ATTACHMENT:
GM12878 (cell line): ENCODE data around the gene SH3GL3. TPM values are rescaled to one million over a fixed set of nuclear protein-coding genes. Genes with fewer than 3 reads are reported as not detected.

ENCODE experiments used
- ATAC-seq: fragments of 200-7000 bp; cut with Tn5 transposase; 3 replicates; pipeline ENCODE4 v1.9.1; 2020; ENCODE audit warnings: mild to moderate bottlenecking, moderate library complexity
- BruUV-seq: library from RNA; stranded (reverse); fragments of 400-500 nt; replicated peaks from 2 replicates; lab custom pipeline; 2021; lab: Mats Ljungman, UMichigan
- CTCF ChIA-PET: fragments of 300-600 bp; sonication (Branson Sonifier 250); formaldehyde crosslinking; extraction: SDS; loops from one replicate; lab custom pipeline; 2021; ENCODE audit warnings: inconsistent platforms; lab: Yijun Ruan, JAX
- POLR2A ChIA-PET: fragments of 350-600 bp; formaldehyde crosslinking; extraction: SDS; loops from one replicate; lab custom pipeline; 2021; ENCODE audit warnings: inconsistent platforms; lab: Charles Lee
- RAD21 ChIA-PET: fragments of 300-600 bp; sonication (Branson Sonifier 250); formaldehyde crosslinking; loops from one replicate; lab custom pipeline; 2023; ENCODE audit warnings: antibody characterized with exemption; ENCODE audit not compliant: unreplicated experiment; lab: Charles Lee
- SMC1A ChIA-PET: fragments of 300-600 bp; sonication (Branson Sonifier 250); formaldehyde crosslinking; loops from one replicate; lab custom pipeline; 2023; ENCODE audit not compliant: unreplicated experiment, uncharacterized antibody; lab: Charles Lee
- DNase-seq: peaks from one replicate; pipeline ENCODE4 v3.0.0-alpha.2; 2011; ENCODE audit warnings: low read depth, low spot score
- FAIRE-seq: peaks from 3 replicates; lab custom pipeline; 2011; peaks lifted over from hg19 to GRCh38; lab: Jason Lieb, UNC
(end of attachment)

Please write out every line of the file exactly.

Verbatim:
GM12878 (cell line): ENCODE data around the gene SH3GL3. TPM values are rescaled to one million over a fixed set of nuclear protein-coding genes. Genes with fewer than 3 reads are reported as not detected.

ENCODE experiments used
- ATAC-seq: fragments of 200-7000 bp; cut with Tn5 transposase; 3 replicates; pipeline ENCODE4 v1.9.1; 2020; ENCODE audit warnings: mild to moderate bottlenecking, moderate library complexity
- BruUV-seq: library from RNA; stranded (reverse); fragments of 400-500 nt; replicated peaks from 2 replicates; lab custom pipeline; 2021; lab: Mats Ljungman, UMichigan
- CTCF ChIA-PET: fragments of 300-600 bp; sonication (Branson Sonifier 250); formaldehyde crosslinking; extraction: SDS; loops from one replicate; lab custom pipeline; 2021; ENCODE audit warnings: inconsistent platforms; lab: Yijun Ruan, JAX
- POLR2A ChIA-PET: fragments of 350-600 bp; formaldehyde crosslinking; extraction: SDS; loops from one replicate; lab custom pipeline; 2021; ENCODE audit warnings: inconsistent platforms; lab: Charles Lee
- RAD21 ChIA-PET: fragments of 300-600 bp; sonication (Branson Sonifier 250); formaldehyde crosslinking; loops from one replicate; lab custom pipeline; 2023; ENCODE audit warnings: antibody characterized with exemption; ENCODE audit not compliant: unreplicated experiment; lab: Charles Lee
- SMC1A ChIA-PET: fragments of 300-600 bp; sonication (Branson Sonifier 250); formaldehyde crosslinking; loops from one replicate; lab custom pipeline; 2023; ENCODE audit not compliant: unreplicated experiment, uncharacterized antibody; lab: Charles Lee
- DNase-seq: peaks from one replicate; pipeline ENCODE4 v3.0.0-alpha.2; 2011; ENCODE audit warnings: low read depth, low spot score
- FAIRE-seq: peaks from 3 replicates; lab custom pipeline; 2011; peaks lifted over from hg19 to GRCh38; lab: Jason Lieb, UNC